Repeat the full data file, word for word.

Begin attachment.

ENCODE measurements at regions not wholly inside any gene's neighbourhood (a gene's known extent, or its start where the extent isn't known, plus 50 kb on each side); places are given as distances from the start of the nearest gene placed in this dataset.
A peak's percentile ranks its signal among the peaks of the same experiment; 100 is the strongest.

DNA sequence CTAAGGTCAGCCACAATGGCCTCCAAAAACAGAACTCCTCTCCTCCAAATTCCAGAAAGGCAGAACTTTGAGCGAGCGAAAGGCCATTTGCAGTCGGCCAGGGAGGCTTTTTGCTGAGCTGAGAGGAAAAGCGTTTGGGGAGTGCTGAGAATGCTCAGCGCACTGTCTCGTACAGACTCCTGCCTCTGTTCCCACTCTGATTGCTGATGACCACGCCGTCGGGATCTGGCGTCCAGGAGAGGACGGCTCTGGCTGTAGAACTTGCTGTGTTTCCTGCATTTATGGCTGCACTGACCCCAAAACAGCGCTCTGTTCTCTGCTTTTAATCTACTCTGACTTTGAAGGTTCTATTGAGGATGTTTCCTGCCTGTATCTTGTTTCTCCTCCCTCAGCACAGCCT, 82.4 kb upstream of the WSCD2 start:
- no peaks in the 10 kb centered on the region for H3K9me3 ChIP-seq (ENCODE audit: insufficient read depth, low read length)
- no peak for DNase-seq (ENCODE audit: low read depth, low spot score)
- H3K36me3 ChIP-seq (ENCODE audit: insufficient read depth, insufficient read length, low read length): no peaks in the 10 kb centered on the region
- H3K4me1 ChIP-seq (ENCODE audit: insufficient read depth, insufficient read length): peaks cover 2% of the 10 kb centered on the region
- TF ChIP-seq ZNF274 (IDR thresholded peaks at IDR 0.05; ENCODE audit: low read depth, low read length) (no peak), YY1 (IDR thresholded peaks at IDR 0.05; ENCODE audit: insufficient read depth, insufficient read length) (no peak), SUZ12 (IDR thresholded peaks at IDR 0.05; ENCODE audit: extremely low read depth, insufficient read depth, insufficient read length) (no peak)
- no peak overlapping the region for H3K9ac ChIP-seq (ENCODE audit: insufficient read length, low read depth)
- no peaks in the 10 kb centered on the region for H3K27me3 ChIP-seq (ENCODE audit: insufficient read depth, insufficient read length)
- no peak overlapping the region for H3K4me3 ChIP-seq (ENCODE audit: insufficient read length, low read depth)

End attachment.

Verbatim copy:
ENCODE measurements at regions not wholly inside any gene's neighbourhood (a gene's known extent, or its start where the extent isn't known, plus 50 kb on each side); places are given as distances from the start of the nearest gene placed in this dataset.
A peak's percentile ranks its signal among the peaks of the same experiment; 100 is the strongest.

DNA sequence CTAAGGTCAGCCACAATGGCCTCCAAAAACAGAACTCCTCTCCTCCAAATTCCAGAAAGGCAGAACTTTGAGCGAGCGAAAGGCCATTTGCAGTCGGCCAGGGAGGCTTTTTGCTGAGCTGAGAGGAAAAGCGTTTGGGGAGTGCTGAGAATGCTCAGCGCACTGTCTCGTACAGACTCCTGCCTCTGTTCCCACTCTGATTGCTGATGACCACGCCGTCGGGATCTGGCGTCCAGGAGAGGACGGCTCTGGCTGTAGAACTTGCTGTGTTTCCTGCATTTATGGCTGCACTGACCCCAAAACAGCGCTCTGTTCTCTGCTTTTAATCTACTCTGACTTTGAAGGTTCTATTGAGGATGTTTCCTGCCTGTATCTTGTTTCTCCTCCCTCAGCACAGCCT, 82.4 kb upstream of the WSCD2 start:
- no peaks in the 10 kb centered on the region for H3K9me3 ChIP-seq (ENCODE audit: insufficient read depth, low read length)
- no peak for DNase-seq (ENCODE audit: low read depth, low spot score)
- H3K36me3 ChIP-seq (ENCODE audit: insufficient read depth, insufficient read length, low read length): no peaks in the 10 kb centered on the region
- H3K4me1 ChIP-seq (ENCODE audit: insufficient read depth, insufficient read length): peaks cover 2% of the 10 kb centered on the region
- TF ChIP-seq ZNF274 (IDR thresholded peaks at IDR 0.05; ENCODE audit: low read depth, low read length) (no peak), YY1 (IDR thresholded peaks at IDR 0.05; ENCODE audit: insufficient read depth, insufficient read length) (no peak), SUZ12 (IDR thresholded peaks at IDR 0.05; ENCODE audit: extremely low read depth, insufficient read depth, insufficient read length) (no peak)
- no peak overlapping the region for H3K9ac ChIP-seq (ENCODE audit: insufficient read length, low read depth)
- no peaks in the 10 kb centered on the region for H3K27me3 ChIP-seq (ENCODE audit: insufficient read depth, insufficient read length)
- no peak overlapping the region for H3K4me3 ChIP-seq (ENCODE audit: insufficient read length, low read depth)